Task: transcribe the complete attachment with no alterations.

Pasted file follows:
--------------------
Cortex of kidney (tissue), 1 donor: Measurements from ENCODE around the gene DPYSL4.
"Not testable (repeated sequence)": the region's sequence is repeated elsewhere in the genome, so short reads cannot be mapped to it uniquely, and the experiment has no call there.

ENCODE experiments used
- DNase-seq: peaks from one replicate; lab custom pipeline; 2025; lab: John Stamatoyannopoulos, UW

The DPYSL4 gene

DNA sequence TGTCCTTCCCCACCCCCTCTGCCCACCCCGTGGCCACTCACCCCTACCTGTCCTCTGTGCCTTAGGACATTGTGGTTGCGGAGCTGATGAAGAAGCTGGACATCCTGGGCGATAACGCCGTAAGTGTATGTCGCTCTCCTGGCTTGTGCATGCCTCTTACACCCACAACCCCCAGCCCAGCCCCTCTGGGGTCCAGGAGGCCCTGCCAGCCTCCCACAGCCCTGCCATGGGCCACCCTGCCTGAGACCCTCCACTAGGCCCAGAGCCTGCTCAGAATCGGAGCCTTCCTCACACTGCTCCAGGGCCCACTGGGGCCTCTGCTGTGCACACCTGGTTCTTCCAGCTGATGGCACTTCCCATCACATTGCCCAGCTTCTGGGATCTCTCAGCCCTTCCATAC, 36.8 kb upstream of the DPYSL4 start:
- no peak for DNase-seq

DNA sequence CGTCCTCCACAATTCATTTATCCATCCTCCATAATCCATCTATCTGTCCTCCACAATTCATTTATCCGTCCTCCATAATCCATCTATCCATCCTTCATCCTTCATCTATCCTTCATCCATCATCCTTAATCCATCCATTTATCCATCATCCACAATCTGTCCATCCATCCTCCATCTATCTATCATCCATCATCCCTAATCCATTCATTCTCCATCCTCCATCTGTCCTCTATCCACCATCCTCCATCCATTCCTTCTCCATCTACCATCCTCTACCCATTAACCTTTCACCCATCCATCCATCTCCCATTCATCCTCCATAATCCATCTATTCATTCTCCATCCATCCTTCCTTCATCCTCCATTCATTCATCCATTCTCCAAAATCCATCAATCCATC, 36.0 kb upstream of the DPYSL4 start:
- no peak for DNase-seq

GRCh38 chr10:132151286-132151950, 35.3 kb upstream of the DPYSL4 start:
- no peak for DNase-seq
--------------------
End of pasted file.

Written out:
Cortex of kidney (tissue), 1 donor: Measurements from ENCODE around the gene DPYSL4.
"Not testable (repeated sequence)": the region's sequence is repeated elsewhere in the genome, so short reads cannot be mapped to it uniquely, and the experiment has no call there.

ENCODE experiments used
- DNase-seq: peaks from one replicate; lab custom pipeline; 2025; lab: John Stamatoyannopoulos, UW

The DPYSL4 gene

DNA sequence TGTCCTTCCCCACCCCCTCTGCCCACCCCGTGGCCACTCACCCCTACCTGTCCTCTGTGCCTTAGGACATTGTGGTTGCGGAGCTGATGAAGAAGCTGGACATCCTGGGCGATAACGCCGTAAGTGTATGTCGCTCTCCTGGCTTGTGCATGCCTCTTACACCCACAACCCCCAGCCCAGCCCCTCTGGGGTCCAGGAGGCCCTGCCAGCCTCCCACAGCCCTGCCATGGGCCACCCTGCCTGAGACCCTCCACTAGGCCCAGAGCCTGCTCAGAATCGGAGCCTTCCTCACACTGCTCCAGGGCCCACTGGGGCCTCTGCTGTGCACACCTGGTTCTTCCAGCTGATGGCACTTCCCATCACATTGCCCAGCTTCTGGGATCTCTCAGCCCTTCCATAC, 36.8 kb upstream of the DPYSL4 start:
- no peak for DNase-seq

DNA sequence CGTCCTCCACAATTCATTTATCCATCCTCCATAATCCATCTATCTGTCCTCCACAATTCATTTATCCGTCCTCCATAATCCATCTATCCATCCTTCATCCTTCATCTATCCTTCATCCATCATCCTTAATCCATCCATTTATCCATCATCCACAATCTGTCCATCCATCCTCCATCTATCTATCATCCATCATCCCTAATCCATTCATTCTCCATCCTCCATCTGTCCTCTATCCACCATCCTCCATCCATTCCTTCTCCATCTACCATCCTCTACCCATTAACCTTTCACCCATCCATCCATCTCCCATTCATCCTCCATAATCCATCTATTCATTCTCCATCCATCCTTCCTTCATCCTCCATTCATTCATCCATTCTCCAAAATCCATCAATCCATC, 36.0 kb upstream of the DPYSL4 start:
- no peak for DNase-seq

GRCh38 chr10:132151286-132151950, 35.3 kb upstream of the DPYSL4 start:
- no peak for DNase-seq